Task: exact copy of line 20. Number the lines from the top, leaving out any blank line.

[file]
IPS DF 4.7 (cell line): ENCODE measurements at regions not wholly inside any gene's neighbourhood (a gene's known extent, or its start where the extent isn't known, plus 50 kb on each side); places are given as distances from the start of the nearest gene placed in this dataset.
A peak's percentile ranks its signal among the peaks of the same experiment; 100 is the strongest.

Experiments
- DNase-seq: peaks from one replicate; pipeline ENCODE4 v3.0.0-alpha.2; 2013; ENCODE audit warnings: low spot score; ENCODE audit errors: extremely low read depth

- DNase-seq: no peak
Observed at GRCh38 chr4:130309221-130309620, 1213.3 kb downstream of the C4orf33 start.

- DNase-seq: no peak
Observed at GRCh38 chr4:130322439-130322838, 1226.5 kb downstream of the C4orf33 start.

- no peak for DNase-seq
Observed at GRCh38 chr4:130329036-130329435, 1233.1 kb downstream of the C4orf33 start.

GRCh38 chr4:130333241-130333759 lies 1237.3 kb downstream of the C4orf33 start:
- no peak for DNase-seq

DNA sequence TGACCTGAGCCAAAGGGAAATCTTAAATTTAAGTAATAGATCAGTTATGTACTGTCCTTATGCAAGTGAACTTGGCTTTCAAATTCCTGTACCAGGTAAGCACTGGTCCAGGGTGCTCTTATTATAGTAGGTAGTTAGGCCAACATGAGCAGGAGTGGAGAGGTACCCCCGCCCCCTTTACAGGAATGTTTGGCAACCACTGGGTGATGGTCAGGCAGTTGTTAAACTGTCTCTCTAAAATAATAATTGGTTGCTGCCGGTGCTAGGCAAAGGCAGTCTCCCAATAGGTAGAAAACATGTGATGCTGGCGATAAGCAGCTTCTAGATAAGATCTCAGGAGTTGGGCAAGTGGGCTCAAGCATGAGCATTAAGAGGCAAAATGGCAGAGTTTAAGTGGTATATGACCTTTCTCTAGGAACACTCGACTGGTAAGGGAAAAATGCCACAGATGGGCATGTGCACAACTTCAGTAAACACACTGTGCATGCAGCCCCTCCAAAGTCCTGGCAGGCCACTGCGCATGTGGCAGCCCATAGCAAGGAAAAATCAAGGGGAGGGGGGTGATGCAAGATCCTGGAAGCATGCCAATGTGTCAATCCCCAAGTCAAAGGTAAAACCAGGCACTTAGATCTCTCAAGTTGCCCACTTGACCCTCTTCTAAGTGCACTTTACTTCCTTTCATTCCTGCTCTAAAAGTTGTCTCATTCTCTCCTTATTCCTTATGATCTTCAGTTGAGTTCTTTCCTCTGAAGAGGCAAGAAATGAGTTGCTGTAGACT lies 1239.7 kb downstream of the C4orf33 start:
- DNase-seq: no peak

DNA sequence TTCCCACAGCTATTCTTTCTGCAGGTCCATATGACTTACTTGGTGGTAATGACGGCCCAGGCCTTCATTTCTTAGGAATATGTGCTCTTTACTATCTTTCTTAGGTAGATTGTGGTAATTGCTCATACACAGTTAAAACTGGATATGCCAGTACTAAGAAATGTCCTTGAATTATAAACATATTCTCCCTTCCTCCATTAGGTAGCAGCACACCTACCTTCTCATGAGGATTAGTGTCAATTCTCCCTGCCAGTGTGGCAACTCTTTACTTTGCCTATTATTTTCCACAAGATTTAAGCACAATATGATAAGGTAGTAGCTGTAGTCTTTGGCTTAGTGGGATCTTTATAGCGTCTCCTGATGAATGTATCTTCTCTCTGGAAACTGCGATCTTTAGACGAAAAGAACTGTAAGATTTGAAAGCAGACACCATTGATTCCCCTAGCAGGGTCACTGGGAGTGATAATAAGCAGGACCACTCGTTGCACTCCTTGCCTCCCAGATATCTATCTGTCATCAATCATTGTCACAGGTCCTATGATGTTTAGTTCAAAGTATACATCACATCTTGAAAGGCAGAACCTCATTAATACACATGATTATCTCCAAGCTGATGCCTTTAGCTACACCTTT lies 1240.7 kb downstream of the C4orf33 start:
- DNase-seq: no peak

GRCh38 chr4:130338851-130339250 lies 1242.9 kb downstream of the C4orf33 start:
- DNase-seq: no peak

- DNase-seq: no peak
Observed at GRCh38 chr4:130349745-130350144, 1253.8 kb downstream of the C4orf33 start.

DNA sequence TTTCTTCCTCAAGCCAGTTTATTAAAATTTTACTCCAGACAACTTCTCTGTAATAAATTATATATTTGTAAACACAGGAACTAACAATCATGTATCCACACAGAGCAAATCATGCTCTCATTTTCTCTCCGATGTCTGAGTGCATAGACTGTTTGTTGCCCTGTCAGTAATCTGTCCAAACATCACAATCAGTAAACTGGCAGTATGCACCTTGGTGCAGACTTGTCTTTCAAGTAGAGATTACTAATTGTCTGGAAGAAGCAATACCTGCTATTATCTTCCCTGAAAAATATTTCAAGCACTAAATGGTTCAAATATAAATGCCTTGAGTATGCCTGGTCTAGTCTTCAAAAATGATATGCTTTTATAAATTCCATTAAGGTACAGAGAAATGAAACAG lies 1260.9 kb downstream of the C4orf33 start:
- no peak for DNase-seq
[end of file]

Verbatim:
Observed at GRCh38 chr4:130349745-130350144, 1253.8 kb downstream of the C4orf33 start.